As long as I can remember I’ve been a church kid. Even before I could remember I went to church. I even remember finding a small church on Jekyll Island one Summer when we were vacationing there, and I was the only kid in the class, but I also learned how they make mirrors from the teacher. Granted I really just went that day because I wanted a perfect attendance award back home, but still. Despite all this, there are some days that I really struggle to believe in the God of the Bible. I don’t mean the, “I’m questioning if God will provide me with the things I need” type of doubt, but full blown, “There might not actually be a god up there and maybe we are all alone in the world” type doubt. Am I an atheist? Agnostic? No, I don’t consider myself either of those things. I consider myself someone of strong(ish) faith. A believer who trusts that one day God will justly deal with all of the evil that exists in His creation. It’s just that some days I struggle with believing what I believe.
The obvious problem with all of this is that I also get up and preach a sermon once a week and lead a discussion on it that night. I teach teenagers. I visit the hospital as a volunteer chaplain and pray with people for healing, patience, and guidance. My guess is that the most reasonable response to the above confession is that I’m probably the last person anyone would want doing those things, right? You want someone that’s going to bolster confidence and deep faith. Someone that’s going to be able to confidently stand behind anything he says in those settings without wavering. The problem is that I’m just not sure that that’s always possible. In fact, I’m a strong believer in the idea that doubt is a powerful tool in making our faith stronger.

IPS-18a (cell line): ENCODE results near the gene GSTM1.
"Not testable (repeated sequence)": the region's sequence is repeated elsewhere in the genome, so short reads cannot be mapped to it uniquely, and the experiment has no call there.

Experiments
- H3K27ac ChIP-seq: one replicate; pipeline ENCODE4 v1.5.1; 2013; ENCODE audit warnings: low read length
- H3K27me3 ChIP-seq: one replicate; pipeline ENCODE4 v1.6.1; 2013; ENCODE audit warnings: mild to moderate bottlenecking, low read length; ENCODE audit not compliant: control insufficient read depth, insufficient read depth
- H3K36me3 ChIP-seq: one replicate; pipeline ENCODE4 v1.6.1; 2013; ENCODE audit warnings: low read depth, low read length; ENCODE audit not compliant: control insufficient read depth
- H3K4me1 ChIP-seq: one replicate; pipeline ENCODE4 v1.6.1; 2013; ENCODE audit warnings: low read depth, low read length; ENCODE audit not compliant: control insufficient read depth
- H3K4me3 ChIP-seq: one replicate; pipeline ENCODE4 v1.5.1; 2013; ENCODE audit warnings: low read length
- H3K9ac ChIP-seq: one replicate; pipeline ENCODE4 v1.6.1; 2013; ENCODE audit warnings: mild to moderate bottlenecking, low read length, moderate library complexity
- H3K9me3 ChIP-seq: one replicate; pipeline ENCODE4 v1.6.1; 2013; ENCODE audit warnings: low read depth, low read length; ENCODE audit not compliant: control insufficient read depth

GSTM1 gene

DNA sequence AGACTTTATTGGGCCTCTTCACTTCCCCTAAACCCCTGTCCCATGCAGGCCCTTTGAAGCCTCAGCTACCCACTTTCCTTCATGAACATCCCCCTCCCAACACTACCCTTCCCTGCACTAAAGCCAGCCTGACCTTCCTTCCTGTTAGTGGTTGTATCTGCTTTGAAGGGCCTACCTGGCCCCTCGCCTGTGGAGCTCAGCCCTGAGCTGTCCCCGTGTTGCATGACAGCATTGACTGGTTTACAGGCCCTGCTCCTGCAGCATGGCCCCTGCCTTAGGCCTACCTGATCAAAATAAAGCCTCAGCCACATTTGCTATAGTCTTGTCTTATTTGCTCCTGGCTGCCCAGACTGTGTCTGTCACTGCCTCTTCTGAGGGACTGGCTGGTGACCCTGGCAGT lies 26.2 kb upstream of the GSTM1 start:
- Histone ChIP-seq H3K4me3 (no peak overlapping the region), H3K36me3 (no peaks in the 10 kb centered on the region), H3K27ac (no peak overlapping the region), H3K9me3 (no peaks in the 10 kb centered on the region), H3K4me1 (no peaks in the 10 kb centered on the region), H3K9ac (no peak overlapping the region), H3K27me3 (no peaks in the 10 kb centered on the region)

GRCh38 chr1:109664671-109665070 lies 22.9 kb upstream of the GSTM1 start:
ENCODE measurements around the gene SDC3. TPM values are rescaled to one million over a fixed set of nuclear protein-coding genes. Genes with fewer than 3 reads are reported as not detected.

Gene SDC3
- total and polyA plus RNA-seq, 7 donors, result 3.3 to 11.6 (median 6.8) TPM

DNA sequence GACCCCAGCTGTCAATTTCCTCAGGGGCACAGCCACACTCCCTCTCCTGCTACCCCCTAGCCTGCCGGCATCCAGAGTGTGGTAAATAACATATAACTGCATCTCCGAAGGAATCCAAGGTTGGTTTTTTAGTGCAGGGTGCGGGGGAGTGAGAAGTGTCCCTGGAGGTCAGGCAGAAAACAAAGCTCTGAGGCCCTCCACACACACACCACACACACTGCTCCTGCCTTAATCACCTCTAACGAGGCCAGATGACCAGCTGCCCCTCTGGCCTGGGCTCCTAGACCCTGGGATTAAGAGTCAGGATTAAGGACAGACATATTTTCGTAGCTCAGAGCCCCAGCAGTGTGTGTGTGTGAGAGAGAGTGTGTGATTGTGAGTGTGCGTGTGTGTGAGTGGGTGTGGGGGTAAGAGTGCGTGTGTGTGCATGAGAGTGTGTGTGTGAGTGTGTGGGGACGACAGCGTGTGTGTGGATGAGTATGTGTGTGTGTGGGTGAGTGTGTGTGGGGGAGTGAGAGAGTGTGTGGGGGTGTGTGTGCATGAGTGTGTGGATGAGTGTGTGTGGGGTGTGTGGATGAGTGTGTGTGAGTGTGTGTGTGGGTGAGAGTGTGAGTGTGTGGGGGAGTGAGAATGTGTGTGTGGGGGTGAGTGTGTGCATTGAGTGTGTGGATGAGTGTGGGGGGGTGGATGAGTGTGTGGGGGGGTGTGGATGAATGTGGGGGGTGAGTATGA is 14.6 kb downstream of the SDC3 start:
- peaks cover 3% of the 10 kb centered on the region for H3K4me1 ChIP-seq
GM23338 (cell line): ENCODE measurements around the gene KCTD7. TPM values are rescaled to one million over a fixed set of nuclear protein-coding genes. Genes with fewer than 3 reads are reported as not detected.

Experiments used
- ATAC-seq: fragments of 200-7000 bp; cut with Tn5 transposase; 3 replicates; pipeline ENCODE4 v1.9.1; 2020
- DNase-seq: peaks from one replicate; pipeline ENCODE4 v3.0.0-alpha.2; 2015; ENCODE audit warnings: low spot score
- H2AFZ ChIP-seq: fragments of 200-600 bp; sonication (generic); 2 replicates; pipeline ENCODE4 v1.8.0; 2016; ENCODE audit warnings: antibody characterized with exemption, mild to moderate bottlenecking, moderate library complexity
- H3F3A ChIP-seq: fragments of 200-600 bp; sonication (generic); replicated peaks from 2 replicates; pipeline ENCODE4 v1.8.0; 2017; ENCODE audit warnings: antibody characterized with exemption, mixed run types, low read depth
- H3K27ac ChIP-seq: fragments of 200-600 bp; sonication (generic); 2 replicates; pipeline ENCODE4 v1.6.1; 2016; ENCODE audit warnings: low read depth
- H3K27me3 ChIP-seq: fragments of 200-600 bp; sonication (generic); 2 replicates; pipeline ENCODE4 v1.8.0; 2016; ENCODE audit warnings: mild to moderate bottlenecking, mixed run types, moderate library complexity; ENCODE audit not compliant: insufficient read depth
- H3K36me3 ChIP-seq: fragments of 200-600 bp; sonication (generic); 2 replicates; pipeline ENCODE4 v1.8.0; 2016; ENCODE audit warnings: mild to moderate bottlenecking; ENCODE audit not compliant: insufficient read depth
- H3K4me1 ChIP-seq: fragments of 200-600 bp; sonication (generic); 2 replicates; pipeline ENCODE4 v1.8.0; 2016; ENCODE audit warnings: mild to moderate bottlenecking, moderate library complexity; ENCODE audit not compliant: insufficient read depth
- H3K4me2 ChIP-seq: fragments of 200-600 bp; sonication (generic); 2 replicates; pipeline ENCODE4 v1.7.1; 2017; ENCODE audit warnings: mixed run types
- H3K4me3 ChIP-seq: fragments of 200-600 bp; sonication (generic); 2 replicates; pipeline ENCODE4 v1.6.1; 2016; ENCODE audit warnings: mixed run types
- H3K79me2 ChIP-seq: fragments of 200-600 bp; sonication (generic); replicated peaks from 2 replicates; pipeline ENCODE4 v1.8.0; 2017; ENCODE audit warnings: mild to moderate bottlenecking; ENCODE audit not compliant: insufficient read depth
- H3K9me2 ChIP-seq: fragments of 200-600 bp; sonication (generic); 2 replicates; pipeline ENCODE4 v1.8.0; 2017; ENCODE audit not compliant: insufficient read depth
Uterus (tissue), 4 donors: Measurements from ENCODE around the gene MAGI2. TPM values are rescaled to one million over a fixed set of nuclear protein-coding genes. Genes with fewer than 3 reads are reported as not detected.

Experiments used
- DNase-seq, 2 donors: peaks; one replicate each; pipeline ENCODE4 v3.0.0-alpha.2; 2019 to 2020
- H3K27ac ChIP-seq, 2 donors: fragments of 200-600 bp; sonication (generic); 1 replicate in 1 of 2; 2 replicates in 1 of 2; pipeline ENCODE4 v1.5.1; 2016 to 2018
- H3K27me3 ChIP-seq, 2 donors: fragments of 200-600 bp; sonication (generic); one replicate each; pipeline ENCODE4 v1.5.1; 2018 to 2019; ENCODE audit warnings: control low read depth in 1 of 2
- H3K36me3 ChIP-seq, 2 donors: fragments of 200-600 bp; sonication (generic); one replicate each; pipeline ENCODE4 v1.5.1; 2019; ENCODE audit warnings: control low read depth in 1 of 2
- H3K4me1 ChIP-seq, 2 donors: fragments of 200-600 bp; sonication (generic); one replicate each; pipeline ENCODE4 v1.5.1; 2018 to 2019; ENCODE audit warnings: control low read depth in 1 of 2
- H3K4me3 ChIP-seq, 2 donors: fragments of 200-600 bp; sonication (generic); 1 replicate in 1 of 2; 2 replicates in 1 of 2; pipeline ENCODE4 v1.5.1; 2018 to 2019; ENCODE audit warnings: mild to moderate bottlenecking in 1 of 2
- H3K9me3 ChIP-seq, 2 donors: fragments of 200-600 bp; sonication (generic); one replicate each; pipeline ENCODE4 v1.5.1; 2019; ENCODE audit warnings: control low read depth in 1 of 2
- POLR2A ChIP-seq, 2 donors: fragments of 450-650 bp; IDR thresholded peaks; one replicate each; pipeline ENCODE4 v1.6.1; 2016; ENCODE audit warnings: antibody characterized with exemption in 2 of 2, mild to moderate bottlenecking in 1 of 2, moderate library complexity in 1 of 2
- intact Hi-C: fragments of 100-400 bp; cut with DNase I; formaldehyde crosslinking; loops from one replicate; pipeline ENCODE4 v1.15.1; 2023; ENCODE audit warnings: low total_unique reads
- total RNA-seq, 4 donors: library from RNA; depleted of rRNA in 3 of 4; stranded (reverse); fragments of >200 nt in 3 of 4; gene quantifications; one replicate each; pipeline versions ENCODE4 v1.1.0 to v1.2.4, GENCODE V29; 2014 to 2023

I can only speak for my own experiences, but I believe that many of our churches today are suffering greatly because we treat doubt, especially doubt in the existence of God, as if it were something inherently evil that must be rooted out and destroyed with facts and logic. Yet most people who have struggled with doubt know that that is not usually what happens. You get relief for a while, but not always permanent. Someone may read about the goodness of God, and how He is love, and then look around at the world and see all of the injustice, evil, pain, and suffering, not of the unjust, but of innocent people. How can a God that claims to be love and to care deeply for the innocent allow this to happen? I’ve read plenty of books with all sorts of responses to this question. Cutesy and quaint answers. Deep and twisting philosophical answers. Well ordered and precise logical arguments. Most of them make sense to me, and I can see how they would be true, but that doesn’t mean they always stick, and in my times of doubt I can always think of a million reasons why these answers don’t really answer anything, or at least only make me ask 100 more questions.